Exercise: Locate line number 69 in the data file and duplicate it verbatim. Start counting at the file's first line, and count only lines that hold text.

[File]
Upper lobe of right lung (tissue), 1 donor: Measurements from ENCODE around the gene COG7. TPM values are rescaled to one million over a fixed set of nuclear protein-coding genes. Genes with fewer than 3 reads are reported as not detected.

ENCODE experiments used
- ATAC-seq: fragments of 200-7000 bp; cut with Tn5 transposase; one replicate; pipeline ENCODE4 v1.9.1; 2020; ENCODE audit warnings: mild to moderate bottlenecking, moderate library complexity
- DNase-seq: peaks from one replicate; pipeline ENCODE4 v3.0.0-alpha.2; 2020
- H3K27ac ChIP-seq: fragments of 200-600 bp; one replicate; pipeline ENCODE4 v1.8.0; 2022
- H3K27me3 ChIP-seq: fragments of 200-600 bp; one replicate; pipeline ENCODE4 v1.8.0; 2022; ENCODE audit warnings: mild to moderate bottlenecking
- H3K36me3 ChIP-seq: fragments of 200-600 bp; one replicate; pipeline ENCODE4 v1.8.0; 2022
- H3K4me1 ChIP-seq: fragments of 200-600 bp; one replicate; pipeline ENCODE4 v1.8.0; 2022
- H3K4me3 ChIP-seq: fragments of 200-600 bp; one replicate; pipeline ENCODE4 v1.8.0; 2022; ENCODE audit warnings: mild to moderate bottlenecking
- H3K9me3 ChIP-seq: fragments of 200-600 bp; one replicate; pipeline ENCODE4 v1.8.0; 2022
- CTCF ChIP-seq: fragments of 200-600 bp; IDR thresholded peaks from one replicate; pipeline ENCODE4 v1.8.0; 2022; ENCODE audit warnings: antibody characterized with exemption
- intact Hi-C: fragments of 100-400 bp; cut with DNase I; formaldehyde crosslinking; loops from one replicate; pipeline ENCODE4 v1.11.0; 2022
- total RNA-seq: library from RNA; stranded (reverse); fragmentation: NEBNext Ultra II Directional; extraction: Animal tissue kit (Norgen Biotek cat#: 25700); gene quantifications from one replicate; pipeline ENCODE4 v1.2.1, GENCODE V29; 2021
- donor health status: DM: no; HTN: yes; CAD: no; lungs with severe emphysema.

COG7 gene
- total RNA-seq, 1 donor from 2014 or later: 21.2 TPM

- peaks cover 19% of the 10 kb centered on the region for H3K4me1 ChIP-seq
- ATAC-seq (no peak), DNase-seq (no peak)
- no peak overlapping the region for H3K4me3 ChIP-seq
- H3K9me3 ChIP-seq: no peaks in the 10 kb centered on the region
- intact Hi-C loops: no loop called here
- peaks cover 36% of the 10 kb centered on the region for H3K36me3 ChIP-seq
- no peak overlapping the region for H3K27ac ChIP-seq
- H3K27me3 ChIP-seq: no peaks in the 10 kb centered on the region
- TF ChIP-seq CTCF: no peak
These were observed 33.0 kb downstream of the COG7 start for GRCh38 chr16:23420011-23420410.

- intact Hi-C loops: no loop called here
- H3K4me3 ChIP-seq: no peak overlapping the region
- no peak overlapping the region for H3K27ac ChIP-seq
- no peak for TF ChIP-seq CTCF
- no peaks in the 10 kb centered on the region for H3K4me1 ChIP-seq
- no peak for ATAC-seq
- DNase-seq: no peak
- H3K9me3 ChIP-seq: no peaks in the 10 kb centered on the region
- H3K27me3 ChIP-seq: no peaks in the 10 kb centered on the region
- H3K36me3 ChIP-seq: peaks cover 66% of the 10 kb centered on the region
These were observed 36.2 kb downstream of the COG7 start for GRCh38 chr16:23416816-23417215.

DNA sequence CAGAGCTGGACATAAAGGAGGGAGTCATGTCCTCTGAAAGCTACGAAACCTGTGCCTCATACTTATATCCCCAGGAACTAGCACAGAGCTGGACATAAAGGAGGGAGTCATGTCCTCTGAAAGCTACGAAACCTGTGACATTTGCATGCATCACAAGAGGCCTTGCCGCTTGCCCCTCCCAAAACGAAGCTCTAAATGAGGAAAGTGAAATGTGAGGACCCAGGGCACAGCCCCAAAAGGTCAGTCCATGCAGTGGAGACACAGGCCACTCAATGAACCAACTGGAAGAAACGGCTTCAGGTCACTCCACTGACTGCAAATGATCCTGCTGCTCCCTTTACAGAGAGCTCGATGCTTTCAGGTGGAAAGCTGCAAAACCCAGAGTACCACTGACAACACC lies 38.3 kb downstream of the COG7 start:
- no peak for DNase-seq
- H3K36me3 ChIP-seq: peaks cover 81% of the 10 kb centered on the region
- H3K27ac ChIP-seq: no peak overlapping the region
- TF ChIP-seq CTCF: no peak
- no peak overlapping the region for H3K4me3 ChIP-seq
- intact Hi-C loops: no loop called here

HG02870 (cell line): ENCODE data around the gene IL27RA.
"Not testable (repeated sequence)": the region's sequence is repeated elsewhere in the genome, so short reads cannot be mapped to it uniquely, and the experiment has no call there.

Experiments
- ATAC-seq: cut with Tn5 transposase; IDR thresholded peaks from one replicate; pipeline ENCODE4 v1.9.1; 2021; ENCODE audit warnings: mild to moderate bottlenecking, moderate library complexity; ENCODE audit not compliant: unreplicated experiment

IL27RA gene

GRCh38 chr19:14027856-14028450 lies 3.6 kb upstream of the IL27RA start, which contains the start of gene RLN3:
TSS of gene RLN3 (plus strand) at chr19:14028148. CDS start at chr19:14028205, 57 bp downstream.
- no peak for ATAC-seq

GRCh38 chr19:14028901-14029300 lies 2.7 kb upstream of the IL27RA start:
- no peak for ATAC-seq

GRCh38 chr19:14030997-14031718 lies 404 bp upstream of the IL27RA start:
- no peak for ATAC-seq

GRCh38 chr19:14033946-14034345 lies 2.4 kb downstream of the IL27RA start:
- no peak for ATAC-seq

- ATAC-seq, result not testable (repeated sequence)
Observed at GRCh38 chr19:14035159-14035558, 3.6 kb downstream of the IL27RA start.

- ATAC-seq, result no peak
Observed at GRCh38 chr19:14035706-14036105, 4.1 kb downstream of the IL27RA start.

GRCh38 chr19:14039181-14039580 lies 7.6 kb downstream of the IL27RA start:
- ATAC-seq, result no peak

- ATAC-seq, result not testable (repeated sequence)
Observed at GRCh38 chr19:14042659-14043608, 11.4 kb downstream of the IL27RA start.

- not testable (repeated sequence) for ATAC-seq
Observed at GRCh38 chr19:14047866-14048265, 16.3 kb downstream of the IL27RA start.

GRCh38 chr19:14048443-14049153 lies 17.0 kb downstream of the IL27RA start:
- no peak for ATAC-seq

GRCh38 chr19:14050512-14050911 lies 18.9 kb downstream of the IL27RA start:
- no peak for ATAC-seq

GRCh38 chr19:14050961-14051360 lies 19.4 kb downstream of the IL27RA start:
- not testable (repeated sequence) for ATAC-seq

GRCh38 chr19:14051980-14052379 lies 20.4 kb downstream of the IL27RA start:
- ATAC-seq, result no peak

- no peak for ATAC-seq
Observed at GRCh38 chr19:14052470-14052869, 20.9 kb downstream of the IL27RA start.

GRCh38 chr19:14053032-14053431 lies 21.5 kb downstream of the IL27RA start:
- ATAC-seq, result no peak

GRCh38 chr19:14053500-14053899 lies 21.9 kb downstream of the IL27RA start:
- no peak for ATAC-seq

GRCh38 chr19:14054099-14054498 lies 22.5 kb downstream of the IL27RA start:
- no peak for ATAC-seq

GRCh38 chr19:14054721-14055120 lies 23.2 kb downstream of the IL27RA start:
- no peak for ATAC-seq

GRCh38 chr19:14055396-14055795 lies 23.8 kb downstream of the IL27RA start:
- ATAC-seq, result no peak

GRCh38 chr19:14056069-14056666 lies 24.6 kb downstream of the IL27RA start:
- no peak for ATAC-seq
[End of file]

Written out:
GRCh38 chr19:14048443-14049153 lies 17.0 kb downstream of the IL27RA start: